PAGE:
Network address translation is not commonly used in IPv6 because one of the design goals of IPv6 is to restore end-to-end network connectivity. The large addressing space of IPv6 obviates the need to conserve addresses and every device can be given a unique globally routable address. Use of unique local addresses in combination with network prefix translation can achieve results similar to NAT.
The large addressing space of IPv6 can still be defeated depending on the actual prefix length given by the carrier. It is not uncommon to be handed a /64 prefix – the smallest recommended subnet – for an entire home network, requiring a variety of techniques to be used to manually subdivide the range for all devices to remain reachable. Even actual IPv6-to-IPv6 NAT, NAT66, can turn out useful at times: the APNIC blog outlines a case where the author was only provided a single address (/128).
Some application layer protocols, such as File Transfer Protocol (FTP) and Session Initiation Protocol (SIP), send explicit network addresses within their application data. FTP in active mode, for example, uses separate connections for control traffic (commands) and for data traffic (file contents). When requesting a file transfer, the host making the request identifies the corresponding data connection by its network layer and transport layer addresses. If the host making the request lies behind a simple NAT firewall, the translation of the IP address or TCP port number makes the information received by the server invalid. SIP commonly controls voice over IP calls, and suffer the same problem. SIP and its accompanying Session Description Protocol may use multiple ports to set up a connection and transmit voice stream via Real-time Transport Protocol. IP addresses and port numbers are encoded in the payload data and must be known before the traversal of NATs. Without special techniques, such as STUN, NAT behavior is unpredictable and communications may fail. Application Layer Gateway (ALG) software or hardware may correct these problems. An ALG software module running on a NAT firewall device updates any payload data made invalid by address translation. ALGs need to understand the higher-layer protocol that they need to fix, and so each protocol with this problem requires a separate ALG. For example, on many Linux systems, there are kernel modules called connection trackers that serve to implement ALGs. However, ALG cannot work if the protocol data is encrypted.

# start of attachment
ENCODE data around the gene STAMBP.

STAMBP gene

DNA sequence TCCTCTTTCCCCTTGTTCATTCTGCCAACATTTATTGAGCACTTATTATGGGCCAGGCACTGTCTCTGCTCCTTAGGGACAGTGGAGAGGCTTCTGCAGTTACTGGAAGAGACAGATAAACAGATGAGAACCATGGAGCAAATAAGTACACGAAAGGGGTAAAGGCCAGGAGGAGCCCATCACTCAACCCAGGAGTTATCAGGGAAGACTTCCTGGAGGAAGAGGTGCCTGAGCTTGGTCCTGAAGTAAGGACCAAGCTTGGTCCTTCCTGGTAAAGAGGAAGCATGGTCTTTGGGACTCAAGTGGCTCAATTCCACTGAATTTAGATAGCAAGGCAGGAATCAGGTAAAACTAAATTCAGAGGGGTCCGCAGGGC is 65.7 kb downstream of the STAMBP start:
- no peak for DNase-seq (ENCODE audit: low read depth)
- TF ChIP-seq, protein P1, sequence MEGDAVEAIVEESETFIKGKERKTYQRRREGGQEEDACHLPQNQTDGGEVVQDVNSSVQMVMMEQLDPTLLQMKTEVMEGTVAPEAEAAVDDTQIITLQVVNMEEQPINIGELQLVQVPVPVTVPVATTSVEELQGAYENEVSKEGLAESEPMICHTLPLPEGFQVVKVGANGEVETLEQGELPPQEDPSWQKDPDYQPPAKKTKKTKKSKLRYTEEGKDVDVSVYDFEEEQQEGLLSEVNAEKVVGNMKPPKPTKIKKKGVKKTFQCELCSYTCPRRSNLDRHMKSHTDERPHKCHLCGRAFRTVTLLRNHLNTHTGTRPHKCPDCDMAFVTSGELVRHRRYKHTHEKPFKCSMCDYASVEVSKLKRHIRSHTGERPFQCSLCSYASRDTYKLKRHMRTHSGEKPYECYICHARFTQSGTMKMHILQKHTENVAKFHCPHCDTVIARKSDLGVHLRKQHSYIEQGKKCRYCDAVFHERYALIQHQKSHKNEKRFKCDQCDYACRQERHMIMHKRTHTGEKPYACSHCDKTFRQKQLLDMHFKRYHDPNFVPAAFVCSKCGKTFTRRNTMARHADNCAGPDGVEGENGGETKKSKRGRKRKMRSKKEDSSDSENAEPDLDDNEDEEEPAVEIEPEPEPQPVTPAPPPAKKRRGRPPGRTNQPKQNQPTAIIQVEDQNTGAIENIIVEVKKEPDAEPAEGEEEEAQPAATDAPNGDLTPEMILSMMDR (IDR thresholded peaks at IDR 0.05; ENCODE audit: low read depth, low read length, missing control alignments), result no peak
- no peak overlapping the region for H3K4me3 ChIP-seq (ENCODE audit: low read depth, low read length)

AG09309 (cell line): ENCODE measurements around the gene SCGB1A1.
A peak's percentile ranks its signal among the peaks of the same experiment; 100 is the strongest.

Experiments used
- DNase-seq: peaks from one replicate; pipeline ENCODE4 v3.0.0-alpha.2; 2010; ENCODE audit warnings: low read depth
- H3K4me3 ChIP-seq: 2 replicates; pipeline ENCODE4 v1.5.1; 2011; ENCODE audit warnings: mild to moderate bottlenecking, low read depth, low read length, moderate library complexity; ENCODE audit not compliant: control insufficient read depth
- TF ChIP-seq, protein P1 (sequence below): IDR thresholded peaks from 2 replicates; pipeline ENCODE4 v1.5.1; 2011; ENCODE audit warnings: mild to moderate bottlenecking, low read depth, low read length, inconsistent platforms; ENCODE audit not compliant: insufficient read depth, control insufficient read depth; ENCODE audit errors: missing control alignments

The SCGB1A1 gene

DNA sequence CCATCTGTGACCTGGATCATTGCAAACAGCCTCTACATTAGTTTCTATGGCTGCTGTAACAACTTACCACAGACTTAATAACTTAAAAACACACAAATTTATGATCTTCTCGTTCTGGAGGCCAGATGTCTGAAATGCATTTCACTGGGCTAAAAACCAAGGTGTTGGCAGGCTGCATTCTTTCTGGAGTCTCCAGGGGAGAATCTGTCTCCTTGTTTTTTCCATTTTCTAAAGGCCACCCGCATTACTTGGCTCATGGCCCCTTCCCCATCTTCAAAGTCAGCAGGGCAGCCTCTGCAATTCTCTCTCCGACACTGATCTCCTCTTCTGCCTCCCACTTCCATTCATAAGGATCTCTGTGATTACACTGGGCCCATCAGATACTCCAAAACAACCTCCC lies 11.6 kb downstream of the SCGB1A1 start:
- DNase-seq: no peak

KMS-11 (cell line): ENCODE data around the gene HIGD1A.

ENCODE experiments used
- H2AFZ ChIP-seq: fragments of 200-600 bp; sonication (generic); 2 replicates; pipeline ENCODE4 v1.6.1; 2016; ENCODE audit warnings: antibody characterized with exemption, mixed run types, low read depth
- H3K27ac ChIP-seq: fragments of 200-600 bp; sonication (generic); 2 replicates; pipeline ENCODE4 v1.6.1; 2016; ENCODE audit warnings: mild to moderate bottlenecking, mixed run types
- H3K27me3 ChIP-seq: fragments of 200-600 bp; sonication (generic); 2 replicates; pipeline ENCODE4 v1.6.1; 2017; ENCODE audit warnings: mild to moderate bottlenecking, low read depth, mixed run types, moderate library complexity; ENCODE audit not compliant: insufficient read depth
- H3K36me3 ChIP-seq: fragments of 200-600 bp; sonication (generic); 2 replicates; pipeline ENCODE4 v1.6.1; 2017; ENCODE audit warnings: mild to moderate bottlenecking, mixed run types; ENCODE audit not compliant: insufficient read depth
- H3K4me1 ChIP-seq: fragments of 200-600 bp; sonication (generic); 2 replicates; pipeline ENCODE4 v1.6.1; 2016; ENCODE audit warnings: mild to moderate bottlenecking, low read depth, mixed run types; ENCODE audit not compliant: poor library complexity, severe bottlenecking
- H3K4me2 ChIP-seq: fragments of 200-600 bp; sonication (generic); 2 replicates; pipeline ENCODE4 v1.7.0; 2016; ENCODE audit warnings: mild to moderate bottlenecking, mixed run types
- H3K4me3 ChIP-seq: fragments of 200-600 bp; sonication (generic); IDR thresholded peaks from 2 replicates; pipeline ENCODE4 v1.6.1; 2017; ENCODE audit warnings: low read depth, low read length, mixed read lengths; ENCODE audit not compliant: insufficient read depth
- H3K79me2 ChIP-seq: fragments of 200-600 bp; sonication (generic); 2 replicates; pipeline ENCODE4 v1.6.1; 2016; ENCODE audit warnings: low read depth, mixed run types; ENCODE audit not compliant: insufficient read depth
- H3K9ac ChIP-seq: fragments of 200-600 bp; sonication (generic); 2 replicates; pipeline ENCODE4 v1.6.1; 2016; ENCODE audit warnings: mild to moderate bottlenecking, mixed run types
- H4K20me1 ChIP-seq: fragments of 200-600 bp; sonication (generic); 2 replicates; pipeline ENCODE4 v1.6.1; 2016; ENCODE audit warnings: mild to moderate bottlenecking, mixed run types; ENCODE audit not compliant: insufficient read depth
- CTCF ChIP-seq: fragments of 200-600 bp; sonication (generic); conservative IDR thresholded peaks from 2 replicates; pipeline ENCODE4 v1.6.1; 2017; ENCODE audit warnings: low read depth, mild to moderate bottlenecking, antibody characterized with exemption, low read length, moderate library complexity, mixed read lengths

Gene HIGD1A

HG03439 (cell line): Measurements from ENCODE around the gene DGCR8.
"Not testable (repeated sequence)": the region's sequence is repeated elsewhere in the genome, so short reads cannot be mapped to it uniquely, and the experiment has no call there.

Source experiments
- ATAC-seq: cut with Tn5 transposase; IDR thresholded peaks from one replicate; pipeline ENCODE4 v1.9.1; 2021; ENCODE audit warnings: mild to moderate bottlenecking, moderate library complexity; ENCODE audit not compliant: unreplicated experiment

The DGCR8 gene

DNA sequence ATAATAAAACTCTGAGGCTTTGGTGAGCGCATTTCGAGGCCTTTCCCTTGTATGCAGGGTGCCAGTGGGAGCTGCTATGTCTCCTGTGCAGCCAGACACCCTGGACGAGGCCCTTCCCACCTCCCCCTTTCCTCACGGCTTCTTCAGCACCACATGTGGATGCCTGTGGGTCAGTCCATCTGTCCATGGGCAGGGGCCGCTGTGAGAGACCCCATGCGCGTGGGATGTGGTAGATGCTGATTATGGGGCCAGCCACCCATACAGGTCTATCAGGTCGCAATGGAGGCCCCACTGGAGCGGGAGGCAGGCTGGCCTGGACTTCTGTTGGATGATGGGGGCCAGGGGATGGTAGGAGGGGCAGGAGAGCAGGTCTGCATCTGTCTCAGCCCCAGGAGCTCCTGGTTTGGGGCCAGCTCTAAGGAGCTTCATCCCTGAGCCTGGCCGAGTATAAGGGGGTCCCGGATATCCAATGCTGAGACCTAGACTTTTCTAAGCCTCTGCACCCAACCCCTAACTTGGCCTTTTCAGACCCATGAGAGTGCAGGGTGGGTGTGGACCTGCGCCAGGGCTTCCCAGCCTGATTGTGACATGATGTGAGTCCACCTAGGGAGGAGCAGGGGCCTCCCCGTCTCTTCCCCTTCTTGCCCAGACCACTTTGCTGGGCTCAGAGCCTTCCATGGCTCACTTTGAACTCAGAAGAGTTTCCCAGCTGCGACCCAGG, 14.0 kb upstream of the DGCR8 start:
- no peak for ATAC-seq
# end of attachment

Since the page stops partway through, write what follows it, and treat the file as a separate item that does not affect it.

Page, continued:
Another possible solution to this problem is to use NAT traversal techniques using protocols such as STUN or Interactive Connectivity Establishment (ICE), or proprietary approaches in a session border controller. NAT traversal is possible in both TCP- and UDP-based applications, but the UDP-based technique is simpler, more widely understood, and more compatible with legacy NATs. In either case, the high-level protocol must be designed with NAT traversal in mind, and it does not work reliably across symmetric NATs or other poorly behaved legacy NATs.
Most client–server protocols (FTP being the main exception), however, do not send layer 3 contact information and do not require any special treatment by NATs. In fact, avoiding NAT complications is practically a requirement when designing new higher-layer protocols today.
NATs can also cause problems where IPsec encryption is applied and in cases where multiple devices such as SIP phones are located behind a NAT. Phones that encrypt their signaling with IPsec encapsulate the port information within an encrypted packet, meaning that NAT devices cannot access and translate the port. In these cases, the NAT devices revert to simple NAT operations. This means that all traffic returning to the NAT is mapped onto one client, causing service to more than one client behind the NAT to fail. There are a couple of solutions to this problem: one is to use TLS, which operates at layer 4 and does not mask the port number; another is to encapsulate the IPsec within UDP – the latter being the solution chosen by TISPAN to achieve secure NAT traversal, or a NAT with "IPsec Passthru" support; another is to use a session border controller to help traverse the NAT.
Interactive Connectivity Establishment is a NAT traversal technique that does not rely on ALG support.
The DNS protocol vulnerability announced by Dan Kaminsky on July 8, 2008, is indirectly affected by NAT port mapping. To avoid DNS cache poisoning, it is highly desirable not to translate UDP source port numbers of outgoing DNS requests from a DNS server behind a firewall that implements NAT. The recommended workaround for the DNS vulnerability is to make all caching DNS servers use randomized UDP source ports. If the NAT function de-randomizes the UDP source ports, the DNS server becomes vulnerable.